The digital tools you and your remote team use for communication will largely depend on the way you communicate in the first place. Virtual meetings can be run as online conference calls via Microsoft Teams, Zoom, or Skype. Day-to-day communication can be done via email and on professional messaging platforms like Slack. Moreover, managing projects can be done with such programs as Asana and Trello which will also help tremendously with communication.
Set Realistic and Personalized Goals and Deadlines
Last but not least, you need to set realistic and personalized goals and deadlines for your remote team members. If you set unrealistic and hard-to-achieve goals for your employees, they will underperform all the time which can also lead to them being unmotivated and uninspired as well as feeling unsatisfied with their jobs.
To avoid having unrealistic goals, you need to start personalizing them. Look at what your team as a whole can achieve in a day, a week, a month, a quarter, or a year. Look at what every member does separately in these same time periods. Then, analyze all of the data you collected and set goals that your team can achieve together and your team members can achieve individually.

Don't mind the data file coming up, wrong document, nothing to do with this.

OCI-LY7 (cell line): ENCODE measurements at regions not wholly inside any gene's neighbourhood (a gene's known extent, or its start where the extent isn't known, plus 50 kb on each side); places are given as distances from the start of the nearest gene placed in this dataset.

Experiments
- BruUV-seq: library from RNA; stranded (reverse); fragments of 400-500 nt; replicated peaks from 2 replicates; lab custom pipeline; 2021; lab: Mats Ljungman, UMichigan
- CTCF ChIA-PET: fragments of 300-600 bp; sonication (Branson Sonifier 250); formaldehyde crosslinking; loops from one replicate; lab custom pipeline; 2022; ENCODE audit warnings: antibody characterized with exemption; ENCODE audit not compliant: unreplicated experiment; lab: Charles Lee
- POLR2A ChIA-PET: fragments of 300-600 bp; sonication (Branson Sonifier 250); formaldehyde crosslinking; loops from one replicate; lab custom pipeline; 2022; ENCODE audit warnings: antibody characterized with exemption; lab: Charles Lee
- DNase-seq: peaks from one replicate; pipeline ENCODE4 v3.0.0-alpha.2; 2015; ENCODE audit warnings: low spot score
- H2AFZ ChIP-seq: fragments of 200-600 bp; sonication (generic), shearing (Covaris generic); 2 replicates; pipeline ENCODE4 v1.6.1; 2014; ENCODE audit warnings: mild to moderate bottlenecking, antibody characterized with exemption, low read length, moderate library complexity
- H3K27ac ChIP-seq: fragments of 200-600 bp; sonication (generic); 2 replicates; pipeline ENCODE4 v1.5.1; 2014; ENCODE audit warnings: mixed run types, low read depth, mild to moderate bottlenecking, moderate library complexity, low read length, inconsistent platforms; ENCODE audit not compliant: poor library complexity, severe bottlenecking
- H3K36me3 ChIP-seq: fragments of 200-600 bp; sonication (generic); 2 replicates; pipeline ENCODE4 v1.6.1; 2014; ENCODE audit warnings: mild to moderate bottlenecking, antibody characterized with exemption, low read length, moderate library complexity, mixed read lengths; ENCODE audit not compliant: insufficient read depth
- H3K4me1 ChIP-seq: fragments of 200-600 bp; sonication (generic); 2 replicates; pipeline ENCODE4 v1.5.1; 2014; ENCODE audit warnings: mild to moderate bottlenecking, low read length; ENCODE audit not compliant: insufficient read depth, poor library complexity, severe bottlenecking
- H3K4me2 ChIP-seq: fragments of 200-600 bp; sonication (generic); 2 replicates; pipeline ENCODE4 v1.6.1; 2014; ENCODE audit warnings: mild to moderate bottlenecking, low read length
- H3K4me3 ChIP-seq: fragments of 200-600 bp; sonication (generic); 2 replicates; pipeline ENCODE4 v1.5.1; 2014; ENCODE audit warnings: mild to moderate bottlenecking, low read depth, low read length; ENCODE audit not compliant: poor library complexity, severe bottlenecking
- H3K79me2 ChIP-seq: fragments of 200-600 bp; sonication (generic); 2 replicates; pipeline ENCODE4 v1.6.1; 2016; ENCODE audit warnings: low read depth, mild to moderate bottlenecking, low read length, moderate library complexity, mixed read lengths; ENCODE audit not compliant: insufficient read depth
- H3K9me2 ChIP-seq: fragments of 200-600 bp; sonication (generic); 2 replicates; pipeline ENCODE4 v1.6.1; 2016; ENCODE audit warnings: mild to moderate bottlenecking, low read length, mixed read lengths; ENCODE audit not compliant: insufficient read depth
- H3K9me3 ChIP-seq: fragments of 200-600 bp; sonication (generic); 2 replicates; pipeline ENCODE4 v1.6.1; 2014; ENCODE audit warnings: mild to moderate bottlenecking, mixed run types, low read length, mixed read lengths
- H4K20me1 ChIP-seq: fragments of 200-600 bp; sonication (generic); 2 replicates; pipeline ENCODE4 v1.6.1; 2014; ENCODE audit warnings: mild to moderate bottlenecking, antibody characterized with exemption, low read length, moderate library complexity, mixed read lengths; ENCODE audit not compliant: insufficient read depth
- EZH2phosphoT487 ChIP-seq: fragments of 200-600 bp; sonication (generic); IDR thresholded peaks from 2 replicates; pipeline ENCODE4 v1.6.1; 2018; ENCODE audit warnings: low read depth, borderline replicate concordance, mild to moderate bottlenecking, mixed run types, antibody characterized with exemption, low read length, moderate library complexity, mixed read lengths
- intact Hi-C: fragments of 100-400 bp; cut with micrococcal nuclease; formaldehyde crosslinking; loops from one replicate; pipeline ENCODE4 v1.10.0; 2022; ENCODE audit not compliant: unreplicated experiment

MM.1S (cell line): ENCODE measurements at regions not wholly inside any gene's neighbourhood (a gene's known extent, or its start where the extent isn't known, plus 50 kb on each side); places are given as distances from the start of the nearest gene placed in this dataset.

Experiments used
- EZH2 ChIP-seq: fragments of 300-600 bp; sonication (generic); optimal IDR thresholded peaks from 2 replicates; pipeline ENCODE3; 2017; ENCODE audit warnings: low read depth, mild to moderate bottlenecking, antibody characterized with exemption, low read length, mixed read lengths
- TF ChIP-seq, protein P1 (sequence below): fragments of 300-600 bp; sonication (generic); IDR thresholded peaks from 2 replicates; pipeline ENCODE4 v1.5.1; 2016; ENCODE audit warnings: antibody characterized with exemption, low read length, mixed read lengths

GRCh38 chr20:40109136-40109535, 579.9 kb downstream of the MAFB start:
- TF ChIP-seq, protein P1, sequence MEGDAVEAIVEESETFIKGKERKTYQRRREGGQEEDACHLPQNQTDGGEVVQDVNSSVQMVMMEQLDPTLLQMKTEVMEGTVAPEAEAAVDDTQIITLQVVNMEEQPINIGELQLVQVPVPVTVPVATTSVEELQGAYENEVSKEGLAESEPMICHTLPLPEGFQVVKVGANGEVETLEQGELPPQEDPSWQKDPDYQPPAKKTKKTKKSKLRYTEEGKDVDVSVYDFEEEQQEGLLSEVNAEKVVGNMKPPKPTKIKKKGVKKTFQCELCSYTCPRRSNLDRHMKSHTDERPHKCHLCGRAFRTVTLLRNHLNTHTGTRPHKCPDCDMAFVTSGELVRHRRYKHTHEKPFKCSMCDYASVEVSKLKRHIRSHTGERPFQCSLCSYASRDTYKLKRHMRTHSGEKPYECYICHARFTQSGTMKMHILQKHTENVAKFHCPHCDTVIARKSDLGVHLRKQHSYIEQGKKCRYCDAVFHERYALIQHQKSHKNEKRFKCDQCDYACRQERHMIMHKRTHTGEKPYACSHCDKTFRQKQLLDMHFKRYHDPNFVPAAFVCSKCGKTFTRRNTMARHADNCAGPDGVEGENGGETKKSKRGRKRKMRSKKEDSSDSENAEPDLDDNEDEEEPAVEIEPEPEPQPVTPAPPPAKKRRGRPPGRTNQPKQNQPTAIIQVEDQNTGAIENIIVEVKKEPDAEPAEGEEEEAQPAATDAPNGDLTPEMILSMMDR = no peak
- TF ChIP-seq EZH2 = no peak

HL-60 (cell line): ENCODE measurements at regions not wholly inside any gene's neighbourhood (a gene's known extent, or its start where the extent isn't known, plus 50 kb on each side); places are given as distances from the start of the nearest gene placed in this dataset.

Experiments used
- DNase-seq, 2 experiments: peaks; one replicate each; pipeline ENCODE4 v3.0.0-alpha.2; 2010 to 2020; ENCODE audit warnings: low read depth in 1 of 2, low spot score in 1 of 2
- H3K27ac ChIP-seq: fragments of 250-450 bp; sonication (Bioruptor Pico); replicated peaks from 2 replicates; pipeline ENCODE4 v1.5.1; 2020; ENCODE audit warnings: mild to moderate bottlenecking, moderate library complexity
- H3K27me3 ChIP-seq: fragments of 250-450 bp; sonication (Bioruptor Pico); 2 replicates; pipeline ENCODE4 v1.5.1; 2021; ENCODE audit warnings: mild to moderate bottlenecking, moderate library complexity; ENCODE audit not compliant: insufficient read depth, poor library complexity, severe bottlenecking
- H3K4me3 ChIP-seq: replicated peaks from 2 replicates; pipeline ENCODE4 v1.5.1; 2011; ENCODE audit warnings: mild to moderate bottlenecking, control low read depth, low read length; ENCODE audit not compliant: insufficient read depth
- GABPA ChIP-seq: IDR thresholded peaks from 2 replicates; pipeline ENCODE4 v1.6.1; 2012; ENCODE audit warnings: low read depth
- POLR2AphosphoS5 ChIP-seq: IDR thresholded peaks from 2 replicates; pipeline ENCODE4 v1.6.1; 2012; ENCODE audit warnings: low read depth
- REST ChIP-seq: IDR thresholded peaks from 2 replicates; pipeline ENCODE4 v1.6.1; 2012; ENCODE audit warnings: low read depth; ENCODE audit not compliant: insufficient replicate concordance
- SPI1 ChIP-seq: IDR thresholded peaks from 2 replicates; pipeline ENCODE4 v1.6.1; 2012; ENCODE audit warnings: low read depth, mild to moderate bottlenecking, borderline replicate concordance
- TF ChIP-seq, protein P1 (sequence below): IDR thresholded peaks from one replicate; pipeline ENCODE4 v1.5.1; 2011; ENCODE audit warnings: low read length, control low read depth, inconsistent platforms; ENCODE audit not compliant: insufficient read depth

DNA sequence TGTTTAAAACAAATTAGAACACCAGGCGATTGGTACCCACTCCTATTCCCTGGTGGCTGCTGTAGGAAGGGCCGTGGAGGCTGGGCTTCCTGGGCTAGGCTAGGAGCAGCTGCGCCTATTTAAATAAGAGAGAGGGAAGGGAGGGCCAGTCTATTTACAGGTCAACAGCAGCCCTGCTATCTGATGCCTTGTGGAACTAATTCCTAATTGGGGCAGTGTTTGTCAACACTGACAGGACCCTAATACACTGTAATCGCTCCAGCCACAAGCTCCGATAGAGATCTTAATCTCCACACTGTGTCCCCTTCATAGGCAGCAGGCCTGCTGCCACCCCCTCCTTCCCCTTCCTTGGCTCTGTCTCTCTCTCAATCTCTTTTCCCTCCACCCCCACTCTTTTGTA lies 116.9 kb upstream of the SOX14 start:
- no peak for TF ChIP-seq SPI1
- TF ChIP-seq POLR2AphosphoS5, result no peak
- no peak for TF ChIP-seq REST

All in all, structuring your communication culture in a remote team is essential for building work culture in your company and ensuring high performance levels in your remote team members. Use the tips in this article to improve your strategy and make your remote team communication more productive.
Gregory is passionate about researching new technologies in both mobile and web as well as in WordPress. He is in love with stories and facts, so he always tries to get the best of both worlds. Gregory appears in lists both in Top Writing Reviews and in All Top Reviews which makes him one of the best writers currently available on the market.